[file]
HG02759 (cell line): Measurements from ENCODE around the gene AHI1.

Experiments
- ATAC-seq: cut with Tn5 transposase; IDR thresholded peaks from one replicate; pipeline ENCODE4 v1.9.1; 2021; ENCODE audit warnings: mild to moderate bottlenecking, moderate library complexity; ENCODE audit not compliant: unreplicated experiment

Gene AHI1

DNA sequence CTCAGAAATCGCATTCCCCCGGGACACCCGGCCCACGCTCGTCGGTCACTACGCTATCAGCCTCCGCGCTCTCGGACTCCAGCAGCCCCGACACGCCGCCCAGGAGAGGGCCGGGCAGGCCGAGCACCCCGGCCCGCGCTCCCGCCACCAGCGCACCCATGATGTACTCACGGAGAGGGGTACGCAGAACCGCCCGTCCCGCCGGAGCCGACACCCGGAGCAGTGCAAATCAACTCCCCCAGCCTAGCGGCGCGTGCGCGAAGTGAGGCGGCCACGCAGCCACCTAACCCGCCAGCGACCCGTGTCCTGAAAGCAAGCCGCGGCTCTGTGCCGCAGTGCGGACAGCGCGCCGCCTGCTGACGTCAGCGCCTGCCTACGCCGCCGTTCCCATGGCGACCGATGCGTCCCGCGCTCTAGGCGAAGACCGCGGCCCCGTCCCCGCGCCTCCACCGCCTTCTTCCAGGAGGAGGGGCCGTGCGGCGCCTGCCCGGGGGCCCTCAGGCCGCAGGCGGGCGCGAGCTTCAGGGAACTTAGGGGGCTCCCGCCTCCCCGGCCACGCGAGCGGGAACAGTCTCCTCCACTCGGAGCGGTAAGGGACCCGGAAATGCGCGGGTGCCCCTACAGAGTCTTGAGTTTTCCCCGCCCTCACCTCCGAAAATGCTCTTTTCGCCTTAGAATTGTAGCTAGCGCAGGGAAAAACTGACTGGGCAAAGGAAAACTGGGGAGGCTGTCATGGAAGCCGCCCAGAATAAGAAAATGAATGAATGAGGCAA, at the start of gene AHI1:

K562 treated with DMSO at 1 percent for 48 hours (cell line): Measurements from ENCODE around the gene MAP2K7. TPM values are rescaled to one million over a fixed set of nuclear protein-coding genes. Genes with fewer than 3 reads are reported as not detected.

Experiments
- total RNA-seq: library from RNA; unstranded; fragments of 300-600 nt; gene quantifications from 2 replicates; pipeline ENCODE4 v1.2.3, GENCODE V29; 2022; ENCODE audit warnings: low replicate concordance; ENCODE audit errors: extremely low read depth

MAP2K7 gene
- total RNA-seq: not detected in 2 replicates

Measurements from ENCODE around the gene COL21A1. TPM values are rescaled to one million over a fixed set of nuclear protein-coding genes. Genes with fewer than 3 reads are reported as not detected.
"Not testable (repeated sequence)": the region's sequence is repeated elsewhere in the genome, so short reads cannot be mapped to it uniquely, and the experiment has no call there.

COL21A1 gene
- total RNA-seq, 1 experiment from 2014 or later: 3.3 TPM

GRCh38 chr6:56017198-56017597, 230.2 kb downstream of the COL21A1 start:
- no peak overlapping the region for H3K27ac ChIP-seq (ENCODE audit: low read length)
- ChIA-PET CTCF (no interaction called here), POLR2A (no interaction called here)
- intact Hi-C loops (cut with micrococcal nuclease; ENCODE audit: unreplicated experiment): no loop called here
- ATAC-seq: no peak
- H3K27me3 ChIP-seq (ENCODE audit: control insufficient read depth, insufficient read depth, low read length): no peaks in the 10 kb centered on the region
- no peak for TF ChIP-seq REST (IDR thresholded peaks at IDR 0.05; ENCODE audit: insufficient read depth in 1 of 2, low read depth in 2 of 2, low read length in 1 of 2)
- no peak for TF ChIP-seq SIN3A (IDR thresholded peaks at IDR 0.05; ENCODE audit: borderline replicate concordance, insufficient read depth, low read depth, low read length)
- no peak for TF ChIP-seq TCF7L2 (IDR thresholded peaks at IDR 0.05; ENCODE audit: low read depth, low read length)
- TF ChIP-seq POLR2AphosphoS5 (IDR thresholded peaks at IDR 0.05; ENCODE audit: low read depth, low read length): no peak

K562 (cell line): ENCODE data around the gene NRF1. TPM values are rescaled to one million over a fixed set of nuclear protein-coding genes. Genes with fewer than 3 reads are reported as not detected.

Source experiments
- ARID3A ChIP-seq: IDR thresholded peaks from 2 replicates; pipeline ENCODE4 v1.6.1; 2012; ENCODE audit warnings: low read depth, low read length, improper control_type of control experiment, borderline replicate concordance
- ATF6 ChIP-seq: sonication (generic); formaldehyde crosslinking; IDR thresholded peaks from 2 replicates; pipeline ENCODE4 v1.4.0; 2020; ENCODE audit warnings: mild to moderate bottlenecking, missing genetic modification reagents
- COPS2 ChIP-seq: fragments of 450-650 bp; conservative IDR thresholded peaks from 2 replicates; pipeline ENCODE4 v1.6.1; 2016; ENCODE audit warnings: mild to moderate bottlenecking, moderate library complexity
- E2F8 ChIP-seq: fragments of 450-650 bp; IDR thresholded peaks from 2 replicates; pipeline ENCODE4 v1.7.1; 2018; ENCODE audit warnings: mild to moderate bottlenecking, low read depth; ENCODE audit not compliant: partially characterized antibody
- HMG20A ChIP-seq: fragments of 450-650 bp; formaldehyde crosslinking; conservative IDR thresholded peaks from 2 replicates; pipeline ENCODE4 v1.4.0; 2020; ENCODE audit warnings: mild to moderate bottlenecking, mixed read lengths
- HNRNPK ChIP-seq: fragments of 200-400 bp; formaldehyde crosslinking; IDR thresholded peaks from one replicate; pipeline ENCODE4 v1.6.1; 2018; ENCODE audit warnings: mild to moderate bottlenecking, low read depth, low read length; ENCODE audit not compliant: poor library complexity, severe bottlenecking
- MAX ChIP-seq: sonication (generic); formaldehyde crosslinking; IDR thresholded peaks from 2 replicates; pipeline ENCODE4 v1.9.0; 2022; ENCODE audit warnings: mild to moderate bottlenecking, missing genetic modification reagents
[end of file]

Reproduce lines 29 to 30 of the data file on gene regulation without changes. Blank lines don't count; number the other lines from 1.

- COPS2 ChIP-seq: fragments of 450-650 bp; conservative IDR thresholded peaks from 2 replicates; pipeline ENCODE4 v1.6.1; 2016; ENCODE audit warnings: mild to moderate bottlenecking, moderate library complexity
- E2F8 ChIP-seq: fragments of 450-650 bp; IDR thresholded peaks from 2 replicates; pipeline ENCODE4 v1.7.1; 2018; ENCODE audit warnings: mild to moderate bottlenecking, low read depth; ENCODE audit not compliant: partially characterized antibody